Arriving late to a Montreal restaurant, Caroline Brunet held a hand to her chest, as if to catch her breath. “My heart is beating so fast” she said. “What a morning.” In addition to her normal pre-Olympic schedule, which would kill the average Canadian, she had to film a last-minute video for a sponsor and pose for a newspaper shoot.
Over lunch, though, with sunlight streaming through the skylights and a plaintive jazz trumpet playing softly in the background, Brunet relaxed, and after a while, it was easier, when asked, to recall early signs of her extraordinary com-
petitive spirit. Growing up in Lac Beauport, Que., she said, j her older brother and his friends would only let her play j sports with them if she kept up. That stipulation might have j deterred other little girls. Not Brunet. Even then, she liked the challenge. “I was not happy unless I beat them,” she says,
“I don’t know why. I have always been that way.”
Brunet is still propelled by that hunger to win. It’s what j made the 31-year-old the reigning world champion, and the favourite to capture Olympic gold in the women’s K-l 500 on the last day of the Games. And with partner Karen
Furneaux ofWaverley, N.S., Brunet also has a chance to win the K-2 500, a race that begins only an hour after the finish of her individual event. All that is great, but she is most excited about her duties at the opening ceremonies on Sept. 15. There, the four-time Olympian will hoist the Maple Leaf and lead the Canadian team into Stadium Australia. Brunet is overwhelmed with pride. “When I found out,” Brunet says, “it was such an honour.”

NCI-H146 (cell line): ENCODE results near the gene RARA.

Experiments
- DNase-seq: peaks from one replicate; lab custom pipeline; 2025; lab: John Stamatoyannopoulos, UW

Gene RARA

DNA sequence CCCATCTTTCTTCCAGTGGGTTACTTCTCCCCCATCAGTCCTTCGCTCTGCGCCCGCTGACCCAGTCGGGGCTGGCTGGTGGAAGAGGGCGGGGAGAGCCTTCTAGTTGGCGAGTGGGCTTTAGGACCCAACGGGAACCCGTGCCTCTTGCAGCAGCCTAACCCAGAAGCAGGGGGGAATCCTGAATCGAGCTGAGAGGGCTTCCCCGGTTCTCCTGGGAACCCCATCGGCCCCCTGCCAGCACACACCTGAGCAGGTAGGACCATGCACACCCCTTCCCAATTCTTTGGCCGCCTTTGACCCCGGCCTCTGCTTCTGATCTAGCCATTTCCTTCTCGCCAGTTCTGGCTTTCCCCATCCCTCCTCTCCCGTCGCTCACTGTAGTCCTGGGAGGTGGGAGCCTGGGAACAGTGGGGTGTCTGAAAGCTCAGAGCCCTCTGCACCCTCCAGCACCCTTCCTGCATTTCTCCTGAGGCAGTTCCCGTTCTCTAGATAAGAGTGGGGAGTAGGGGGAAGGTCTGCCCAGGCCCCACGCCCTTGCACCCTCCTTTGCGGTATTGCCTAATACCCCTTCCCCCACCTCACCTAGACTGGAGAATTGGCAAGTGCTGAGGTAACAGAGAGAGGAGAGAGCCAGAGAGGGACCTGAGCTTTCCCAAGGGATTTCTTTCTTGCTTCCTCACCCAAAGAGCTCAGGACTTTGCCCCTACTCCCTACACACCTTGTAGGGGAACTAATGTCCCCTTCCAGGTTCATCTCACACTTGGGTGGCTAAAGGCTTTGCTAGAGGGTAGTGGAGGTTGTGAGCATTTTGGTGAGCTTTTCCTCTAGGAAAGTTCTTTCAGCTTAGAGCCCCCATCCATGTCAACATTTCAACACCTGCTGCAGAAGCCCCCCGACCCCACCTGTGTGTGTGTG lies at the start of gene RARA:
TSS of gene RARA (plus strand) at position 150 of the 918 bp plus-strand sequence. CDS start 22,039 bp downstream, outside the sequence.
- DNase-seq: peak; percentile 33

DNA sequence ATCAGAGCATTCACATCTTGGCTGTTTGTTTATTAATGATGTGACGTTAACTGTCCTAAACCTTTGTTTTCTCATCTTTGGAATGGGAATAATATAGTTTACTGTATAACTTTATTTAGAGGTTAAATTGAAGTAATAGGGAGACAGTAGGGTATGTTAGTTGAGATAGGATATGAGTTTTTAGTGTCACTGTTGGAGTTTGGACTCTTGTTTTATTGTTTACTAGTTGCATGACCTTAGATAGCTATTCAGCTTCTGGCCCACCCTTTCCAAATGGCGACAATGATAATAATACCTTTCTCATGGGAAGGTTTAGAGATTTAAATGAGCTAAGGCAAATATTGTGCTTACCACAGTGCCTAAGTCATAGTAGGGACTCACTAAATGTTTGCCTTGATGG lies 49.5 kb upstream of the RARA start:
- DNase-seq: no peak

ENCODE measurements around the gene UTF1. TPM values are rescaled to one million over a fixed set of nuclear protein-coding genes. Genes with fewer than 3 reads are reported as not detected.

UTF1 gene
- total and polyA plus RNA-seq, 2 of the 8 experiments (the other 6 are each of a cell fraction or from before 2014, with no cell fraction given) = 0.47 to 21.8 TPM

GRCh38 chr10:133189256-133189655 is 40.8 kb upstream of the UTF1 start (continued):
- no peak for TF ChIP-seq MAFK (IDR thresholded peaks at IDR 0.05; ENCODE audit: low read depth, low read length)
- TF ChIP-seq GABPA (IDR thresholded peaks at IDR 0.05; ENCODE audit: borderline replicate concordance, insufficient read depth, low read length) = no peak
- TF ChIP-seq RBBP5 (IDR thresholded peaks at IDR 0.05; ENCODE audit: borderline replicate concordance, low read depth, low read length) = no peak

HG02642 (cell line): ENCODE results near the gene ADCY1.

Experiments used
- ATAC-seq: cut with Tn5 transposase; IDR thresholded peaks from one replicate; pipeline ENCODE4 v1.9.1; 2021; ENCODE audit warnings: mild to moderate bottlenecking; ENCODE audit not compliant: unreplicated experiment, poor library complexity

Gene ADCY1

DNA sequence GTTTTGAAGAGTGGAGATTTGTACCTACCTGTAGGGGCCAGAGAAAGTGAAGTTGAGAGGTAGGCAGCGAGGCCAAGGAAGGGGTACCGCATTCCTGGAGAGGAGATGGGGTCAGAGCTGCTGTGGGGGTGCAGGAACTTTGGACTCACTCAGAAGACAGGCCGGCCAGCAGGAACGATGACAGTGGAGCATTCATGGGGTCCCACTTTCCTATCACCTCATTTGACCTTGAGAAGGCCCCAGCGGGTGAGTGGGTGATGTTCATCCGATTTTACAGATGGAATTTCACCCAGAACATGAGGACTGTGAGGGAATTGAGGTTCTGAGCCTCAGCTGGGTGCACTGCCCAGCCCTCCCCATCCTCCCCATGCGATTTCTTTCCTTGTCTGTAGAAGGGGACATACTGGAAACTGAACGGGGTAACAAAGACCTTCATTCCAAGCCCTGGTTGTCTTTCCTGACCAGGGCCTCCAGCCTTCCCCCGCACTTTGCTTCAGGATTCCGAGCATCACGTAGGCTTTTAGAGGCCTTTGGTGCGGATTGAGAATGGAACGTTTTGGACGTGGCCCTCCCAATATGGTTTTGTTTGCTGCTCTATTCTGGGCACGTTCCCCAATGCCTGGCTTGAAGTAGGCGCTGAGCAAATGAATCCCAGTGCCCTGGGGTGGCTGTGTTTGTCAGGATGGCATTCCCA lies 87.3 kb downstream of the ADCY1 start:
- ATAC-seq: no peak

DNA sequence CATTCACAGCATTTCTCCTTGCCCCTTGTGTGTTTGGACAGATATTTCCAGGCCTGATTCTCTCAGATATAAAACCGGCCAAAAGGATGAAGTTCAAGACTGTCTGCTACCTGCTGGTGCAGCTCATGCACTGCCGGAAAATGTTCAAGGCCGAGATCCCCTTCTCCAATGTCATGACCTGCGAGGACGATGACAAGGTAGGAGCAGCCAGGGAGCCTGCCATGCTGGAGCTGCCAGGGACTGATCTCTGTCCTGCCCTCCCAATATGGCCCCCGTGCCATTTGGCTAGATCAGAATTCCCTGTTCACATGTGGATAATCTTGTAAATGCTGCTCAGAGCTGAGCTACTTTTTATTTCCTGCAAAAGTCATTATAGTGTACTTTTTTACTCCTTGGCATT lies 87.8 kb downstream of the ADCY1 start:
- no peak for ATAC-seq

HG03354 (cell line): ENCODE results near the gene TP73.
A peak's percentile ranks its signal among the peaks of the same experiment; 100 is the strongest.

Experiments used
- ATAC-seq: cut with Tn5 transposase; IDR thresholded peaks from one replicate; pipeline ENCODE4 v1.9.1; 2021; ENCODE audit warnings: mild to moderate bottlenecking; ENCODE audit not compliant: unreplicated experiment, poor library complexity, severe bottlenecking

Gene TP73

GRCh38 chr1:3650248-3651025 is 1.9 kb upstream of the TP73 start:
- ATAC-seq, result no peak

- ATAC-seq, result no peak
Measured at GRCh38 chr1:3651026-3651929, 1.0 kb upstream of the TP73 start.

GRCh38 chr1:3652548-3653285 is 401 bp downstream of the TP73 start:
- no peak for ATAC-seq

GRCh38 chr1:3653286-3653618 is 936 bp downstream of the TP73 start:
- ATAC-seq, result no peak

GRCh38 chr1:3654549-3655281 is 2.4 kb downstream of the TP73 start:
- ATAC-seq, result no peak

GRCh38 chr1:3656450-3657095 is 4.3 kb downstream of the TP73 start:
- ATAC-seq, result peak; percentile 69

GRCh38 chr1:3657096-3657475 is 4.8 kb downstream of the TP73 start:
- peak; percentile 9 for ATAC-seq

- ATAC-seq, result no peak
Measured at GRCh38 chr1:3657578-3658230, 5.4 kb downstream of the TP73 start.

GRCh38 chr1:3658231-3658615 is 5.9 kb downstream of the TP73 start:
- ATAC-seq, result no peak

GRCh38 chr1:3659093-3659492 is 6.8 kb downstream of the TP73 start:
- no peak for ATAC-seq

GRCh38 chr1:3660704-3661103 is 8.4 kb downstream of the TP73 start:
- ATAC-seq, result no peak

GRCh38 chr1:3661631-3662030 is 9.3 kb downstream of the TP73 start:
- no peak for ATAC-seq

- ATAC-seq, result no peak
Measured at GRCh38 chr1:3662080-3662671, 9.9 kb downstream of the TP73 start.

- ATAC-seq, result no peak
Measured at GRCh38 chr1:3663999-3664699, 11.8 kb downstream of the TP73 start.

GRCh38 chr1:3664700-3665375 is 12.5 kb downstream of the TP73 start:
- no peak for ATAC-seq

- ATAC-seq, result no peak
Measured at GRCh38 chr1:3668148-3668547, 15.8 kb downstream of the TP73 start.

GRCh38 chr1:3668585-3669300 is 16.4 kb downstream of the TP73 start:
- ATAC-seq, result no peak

Dreamy stuff for someone who paddled almost anonymously for much of her career. Fier sport gets little financial support or public attention in Canada, so Brunet spent much of the last seven years training in Europe. It paid off, and her progress became impossible even for Canadians to ignore. After completely dominating the 1999 world championships, where she captured the 200-, 500and 1,000-m titles, Brunet was named Canadas athlete of the year. For all her time away, though, home is on a lake near St-Saveur, in the Laurentians north of Montreal. “I’m only there about two months of the year,” she says, “but I love it.” Most top Canadian canoeists and kayakers remain unheralded in their own land, but these Games could change that. Whitewater kayakers Margaret Langford of Lions Bay, B.C., and David Ford of Edmonton, who won the K-l slalom at the world championships last year, have serious medal aspirations. And brothers Tamas and Attila Buday of Mississauga, Ont., who will compete as a pair in the C-2 500 and C-2 1,000, finished fourth at the 1999 worlds.
Still, all eyes will be on Brunet. Fans see in her the closest thing to a sure bet Canada has in Sydney. She knows there are no guarantees, and relies instead on training, taking her body to its limit—with predictable results. “I have neck problems, a hip problem, a bad shoulder, a bad bum,” she says. “I mean, I’m getting old, and my body is worn out.” Far more painful, though, were the last few metres of the 1996 Olympic final, when Brunet was nosed out at the line by longtime rival Rita Koban of Hungary. That defeat plays like a looping reel in her memory, a reminder against overconfidence. Not that she needs more motivation. The goal of gold is before her. “Its exciting and scary at the same time,” she says, “because I have been doing it for so long, and my expectations are so high. For me, it is the race.” And she wants to win because, well, she’s always been that way.
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